How To Read More. A Lot More.

The Knight of Swords is about racing into a new challenge.

In the halcyon days of the mid-90s, I read my first chapter book silently. For some reason, that day stands out—I was sitting in a red and white armchair, reading a riveting entry in the Magic Tree House Series, when my mom walked by said, “Wow! You’re reading to yourself.”

magic tree house books
via Style Works Creative

I was already a bookish six year old, but that encouraging comment (and others like it) made me want to read more…at least until college. There, I lost interest in reading for pleasure as my free time was filled with coursework and…other college things.

That lassitude lasted beyond even graduation. In that first year after college, I rarely read anything that wasn’t related to my burgeoning copywriting career or my new improv hobby. Like the typical American, I read about four books that year.

Then, something happened. I bought Andy Weir’s The Martian.

the martian by andy weir

I didn’t know anything about it (this was before the hype and before the movie). I judged it and bought it and read it based solely on the cover. But I was hooked. The mix of hard science and drama activated some latent interest in space…and a latent interest in reading.

Four years and 132 books later, here’s what’s helped me read more than 30 books a year:

  • Create a curriculum. What topics interest you? What do you want to learn more about? Find books on those topics and read them. Don’t worry about what you think you should read. Read what interests you.

    Sometimes, a great curriculum already exists (like this one I’ve been mining for presidential biographies), and other times, you have to do some research and create your own.

    read more books about space
  • Queue up. Netflix keeps you couch-locked by auto-playing the next episode and serving up related recommendations. You can create your own reading queue to keep you reading with this three-step process:
    1. Always keep your eyes and ears open for book recommendations. I take suggestions wherever I can get them—friends, newsletters I read, even instagram posts.
    2. When something seems intriguing, look it up on Amazon. Read the description and a couple reviews. If you’re still interested, add it to a list. NB: the list is not a guarantee of future purchase.
    3. When I finally buy books, I do so five or six at a time. It used to be a way to save money on shipping before I had a Prime account, but now it’s become a useful way to ensure I always have another book on hand. I do this right before I finish the last book the previous order to ensure I have an unbroken chain.

      To fill my cart, I dig back into the list and choose titles that still hold my interest. Some books have been on that list for two years and may never come off; others are only on there a week or two before they end up at my doorstep. Sometimes, they’re themed by curriculum, and other times, it’s just what’s inspiring in the moment. Remember, you won’t want to read if the books aren’t piquing your curiosity.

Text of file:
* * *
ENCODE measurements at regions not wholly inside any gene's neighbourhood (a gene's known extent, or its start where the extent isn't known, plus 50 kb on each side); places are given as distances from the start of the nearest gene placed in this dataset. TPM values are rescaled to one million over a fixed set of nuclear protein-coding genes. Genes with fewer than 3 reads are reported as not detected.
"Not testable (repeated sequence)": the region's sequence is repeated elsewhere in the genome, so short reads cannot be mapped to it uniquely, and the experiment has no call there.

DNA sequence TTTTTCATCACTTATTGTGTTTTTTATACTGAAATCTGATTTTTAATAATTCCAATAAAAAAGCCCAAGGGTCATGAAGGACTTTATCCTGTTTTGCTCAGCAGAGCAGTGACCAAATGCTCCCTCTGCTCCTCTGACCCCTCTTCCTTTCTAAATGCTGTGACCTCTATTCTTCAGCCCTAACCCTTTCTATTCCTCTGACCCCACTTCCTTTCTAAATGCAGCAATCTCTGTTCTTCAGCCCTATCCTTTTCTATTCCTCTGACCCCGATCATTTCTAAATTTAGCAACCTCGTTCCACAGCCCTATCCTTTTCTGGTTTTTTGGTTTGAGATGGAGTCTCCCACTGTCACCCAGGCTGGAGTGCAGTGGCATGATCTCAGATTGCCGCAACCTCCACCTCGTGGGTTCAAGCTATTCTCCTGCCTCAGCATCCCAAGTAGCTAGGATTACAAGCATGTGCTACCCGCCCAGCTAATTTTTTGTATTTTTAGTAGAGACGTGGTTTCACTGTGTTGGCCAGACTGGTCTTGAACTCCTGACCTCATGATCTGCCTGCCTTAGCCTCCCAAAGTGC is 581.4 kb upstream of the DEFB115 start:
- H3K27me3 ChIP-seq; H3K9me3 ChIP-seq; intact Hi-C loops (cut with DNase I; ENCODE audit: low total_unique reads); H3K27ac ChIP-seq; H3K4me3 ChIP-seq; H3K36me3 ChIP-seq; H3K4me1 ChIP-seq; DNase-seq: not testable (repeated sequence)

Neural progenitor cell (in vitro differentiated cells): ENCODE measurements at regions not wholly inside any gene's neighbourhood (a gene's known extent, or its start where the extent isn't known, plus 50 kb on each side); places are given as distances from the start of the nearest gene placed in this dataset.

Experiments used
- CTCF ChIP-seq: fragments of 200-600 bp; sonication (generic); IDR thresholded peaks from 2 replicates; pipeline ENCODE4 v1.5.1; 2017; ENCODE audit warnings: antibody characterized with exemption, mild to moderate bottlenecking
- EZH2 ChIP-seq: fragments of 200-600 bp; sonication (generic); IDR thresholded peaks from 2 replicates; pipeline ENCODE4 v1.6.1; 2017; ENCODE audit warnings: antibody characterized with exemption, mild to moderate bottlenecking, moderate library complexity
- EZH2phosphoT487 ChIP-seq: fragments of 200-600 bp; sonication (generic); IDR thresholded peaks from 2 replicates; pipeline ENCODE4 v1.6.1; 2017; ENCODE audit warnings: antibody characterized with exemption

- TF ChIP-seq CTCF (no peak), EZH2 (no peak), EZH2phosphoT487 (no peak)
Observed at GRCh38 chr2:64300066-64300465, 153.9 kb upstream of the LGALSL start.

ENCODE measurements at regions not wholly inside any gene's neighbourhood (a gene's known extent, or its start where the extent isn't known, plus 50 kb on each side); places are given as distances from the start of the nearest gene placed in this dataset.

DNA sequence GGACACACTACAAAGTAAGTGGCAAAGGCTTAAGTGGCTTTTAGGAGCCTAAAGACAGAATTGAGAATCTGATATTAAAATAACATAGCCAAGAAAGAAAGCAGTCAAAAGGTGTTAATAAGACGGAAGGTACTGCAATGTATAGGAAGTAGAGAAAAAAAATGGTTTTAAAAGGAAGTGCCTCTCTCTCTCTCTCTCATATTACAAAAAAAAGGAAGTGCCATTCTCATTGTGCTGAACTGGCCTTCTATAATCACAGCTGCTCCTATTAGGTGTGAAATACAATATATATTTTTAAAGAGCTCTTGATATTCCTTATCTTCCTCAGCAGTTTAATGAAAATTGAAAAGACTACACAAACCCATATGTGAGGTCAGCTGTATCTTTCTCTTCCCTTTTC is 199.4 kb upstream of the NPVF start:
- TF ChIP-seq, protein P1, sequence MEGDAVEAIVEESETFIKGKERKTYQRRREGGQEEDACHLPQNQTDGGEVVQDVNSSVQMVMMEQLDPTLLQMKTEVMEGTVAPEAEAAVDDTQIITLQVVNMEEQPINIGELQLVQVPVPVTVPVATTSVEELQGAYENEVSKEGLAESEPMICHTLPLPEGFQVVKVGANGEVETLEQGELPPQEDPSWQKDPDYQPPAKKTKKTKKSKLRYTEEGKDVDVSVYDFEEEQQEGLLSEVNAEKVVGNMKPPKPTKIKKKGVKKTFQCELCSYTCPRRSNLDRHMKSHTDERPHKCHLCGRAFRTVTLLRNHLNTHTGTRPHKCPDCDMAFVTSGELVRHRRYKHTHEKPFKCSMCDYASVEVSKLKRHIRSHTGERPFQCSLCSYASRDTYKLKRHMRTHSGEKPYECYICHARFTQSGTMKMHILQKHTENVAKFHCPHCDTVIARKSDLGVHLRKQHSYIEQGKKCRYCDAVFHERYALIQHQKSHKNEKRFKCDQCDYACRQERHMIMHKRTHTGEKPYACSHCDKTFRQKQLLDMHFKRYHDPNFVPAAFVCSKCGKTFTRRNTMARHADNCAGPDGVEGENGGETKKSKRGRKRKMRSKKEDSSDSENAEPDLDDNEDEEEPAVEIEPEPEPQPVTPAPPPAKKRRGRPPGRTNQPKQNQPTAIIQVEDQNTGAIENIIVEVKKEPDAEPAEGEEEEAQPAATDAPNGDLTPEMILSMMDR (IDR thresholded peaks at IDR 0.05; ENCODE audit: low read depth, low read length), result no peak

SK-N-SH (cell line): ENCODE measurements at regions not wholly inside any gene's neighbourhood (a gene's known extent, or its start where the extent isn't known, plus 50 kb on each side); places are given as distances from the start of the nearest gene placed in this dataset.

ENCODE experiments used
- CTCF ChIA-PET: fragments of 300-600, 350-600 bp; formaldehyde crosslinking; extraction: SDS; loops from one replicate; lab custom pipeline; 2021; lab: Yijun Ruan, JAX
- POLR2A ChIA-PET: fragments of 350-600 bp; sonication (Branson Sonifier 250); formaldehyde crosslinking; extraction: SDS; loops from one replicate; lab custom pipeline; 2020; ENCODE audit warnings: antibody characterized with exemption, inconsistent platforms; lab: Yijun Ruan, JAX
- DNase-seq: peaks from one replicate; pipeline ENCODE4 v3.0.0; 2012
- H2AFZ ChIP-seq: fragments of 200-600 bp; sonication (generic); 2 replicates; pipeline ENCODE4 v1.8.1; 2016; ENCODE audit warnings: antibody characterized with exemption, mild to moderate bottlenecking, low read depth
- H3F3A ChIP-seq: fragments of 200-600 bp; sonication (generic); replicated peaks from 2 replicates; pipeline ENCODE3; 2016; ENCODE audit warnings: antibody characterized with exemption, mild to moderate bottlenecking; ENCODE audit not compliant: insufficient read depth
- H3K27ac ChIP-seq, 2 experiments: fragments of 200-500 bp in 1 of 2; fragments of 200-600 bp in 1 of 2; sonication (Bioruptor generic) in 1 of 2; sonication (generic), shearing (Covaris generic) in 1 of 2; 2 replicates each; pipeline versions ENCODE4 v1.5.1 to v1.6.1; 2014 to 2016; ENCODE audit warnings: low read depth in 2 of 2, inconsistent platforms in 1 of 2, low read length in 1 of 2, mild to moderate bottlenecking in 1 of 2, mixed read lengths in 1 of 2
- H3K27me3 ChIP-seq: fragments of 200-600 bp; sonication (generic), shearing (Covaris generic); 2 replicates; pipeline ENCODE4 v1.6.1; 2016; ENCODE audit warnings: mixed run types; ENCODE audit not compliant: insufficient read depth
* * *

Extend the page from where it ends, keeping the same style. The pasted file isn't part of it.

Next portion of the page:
This system always keeps me moving forward. When I finish a book, there is always one on my nightstand to pick up next. And when I run out of books on my nightstand, I have a huge list from which I can order more. And I never run out of items on my list because I am always open to new recommendations.

  • Make the time. This is a point I return to again and again—nothing just “happens.” That unencumbered “free time” you’re always waiting for does not exist. It will always be taken up by some other thing. So if you want to read more, you have to prioritize reading. Excepting the rare occasion I stay out past midnight, I am in bed by 9:00 every night with a book in hand, and I read for at least an hour. Of course, reading before bed doesn’t work for everyone, so find a time that works for you and stick to it.
  • Do something with what you’ve learned. The best way to remember what you’ve learned is to use it somehow. A lot of what I read makes its way into this blog. You could start a commonplace book, create a curriculum for others, start a book club, or just post ratings and reviews. The simple act of using what you’ve read turns a passive process into an active one.

If you need some reading recommendations for your new queue, you can check out some of my favorites from 2017, 2016, and 2015. Or, you can sign up to learn more about my forthcoming book about the Harold longform.

So go fourth and read more!

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